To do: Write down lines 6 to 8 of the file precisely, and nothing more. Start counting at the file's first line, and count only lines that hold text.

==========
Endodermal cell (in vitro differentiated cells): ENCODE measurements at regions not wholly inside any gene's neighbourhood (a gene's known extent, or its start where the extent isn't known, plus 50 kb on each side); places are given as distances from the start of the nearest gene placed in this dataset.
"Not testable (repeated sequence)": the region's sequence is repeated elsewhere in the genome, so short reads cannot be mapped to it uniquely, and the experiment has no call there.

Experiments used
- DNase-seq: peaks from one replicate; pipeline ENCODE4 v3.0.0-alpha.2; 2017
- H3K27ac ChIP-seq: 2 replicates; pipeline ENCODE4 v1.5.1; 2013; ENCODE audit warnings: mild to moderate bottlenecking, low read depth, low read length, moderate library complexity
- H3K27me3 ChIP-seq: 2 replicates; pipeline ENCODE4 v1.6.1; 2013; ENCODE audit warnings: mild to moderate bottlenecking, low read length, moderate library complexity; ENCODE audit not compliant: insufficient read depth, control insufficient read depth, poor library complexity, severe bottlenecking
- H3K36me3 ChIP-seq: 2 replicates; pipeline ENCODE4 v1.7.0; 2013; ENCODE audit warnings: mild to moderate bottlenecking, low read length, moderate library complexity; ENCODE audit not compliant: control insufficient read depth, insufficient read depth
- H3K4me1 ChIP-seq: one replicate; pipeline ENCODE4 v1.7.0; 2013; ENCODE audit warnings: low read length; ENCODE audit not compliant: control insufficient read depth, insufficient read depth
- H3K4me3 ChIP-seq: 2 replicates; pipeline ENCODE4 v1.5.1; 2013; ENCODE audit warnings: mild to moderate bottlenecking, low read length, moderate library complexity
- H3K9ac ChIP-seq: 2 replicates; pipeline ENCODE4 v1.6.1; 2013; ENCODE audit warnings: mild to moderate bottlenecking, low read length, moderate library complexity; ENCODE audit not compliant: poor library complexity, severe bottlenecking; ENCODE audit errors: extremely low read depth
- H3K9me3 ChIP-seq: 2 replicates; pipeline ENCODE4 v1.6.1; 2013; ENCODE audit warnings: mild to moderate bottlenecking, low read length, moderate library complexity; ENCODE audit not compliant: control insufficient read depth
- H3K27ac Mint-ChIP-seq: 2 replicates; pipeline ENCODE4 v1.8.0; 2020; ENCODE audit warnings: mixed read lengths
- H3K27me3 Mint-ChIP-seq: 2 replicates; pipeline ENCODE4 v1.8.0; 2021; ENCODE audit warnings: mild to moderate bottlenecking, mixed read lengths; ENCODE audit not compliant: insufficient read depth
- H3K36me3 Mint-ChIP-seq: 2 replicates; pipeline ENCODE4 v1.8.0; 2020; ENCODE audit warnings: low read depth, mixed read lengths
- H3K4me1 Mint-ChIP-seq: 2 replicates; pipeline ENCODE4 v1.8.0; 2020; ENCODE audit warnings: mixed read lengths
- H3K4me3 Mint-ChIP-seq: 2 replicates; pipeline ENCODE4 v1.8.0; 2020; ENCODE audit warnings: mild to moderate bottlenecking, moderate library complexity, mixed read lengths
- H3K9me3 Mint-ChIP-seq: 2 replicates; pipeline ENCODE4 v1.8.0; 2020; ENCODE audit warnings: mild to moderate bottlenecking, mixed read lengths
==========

- H3K27me3 ChIP-seq: 2 replicates; pipeline ENCODE4 v1.6.1; 2013; ENCODE audit warnings: mild to moderate bottlenecking, low read length, moderate library complexity; ENCODE audit not compliant: insufficient read depth, control insufficient read depth, poor library complexity, severe bottlenecking
- H3K36me3 ChIP-seq: 2 replicates; pipeline ENCODE4 v1.7.0; 2013; ENCODE audit warnings: mild to moderate bottlenecking, low read length, moderate library complexity; ENCODE audit not compliant: control insufficient read depth, insufficient read depth
- H3K4me1 ChIP-seq: one replicate; pipeline ENCODE4 v1.7.0; 2013; ENCODE audit warnings: low read length; ENCODE audit not compliant: control insufficient read depth, insufficient read depth